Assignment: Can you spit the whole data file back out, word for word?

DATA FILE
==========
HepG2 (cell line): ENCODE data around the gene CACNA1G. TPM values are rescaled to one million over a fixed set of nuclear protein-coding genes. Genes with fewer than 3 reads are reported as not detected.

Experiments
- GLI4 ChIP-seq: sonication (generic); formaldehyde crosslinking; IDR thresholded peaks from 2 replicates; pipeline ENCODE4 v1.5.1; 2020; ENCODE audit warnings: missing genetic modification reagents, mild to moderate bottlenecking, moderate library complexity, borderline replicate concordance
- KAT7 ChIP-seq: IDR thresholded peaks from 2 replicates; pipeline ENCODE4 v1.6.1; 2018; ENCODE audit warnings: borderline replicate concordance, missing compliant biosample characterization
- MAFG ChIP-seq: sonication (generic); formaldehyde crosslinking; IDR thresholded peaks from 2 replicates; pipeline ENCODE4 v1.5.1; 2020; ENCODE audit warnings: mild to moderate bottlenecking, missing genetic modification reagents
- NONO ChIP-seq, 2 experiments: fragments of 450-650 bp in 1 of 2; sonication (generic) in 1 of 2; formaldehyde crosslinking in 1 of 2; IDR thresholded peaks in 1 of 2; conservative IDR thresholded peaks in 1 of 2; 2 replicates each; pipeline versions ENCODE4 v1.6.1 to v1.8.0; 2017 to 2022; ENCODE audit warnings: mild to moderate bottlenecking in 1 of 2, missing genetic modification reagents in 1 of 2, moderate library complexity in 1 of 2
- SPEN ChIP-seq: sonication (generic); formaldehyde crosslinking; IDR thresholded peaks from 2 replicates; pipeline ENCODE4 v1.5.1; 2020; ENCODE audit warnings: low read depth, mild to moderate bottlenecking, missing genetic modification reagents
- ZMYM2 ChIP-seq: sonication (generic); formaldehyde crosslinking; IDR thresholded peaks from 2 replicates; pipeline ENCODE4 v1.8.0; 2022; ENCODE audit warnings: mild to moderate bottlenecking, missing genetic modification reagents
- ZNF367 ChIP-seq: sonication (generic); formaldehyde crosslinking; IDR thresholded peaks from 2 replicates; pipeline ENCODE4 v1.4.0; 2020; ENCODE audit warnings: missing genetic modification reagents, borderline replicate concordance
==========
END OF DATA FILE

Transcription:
HepG2 (cell line): ENCODE data around the gene CACNA1G. TPM values are rescaled to one million over a fixed set of nuclear protein-coding genes. Genes with fewer than 3 reads are reported as not detected.

Experiments
- GLI4 ChIP-seq: sonication (generic); formaldehyde crosslinking; IDR thresholded peaks from 2 replicates; pipeline ENCODE4 v1.5.1; 2020; ENCODE audit warnings: missing genetic modification reagents, mild to moderate bottlenecking, moderate library complexity, borderline replicate concordance
- KAT7 ChIP-seq: IDR thresholded peaks from 2 replicates; pipeline ENCODE4 v1.6.1; 2018; ENCODE audit warnings: borderline replicate concordance, missing compliant biosample characterization
- MAFG ChIP-seq: sonication (generic); formaldehyde crosslinking; IDR thresholded peaks from 2 replicates; pipeline ENCODE4 v1.5.1; 2020; ENCODE audit warnings: mild to moderate bottlenecking, missing genetic modification reagents
- NONO ChIP-seq, 2 experiments: fragments of 450-650 bp in 1 of 2; sonication (generic) in 1 of 2; formaldehyde crosslinking in 1 of 2; IDR thresholded peaks in 1 of 2; conservative IDR thresholded peaks in 1 of 2; 2 replicates each; pipeline versions ENCODE4 v1.6.1 to v1.8.0; 2017 to 2022; ENCODE audit warnings: mild to moderate bottlenecking in 1 of 2, missing genetic modification reagents in 1 of 2, moderate library complexity in 1 of 2
- SPEN ChIP-seq: sonication (generic); formaldehyde crosslinking; IDR thresholded peaks from 2 replicates; pipeline ENCODE4 v1.5.1; 2020; ENCODE audit warnings: low read depth, mild to moderate bottlenecking, missing genetic modification reagents
- ZMYM2 ChIP-seq: sonication (generic); formaldehyde crosslinking; IDR thresholded peaks from 2 replicates; pipeline ENCODE4 v1.8.0; 2022; ENCODE audit warnings: mild to moderate bottlenecking, missing genetic modification reagents
- ZNF367 ChIP-seq: sonication (generic); formaldehyde crosslinking; IDR thresholded peaks from 2 replicates; pipeline ENCODE4 v1.4.0; 2020; ENCODE audit warnings: missing genetic modification reagents, borderline replicate concordance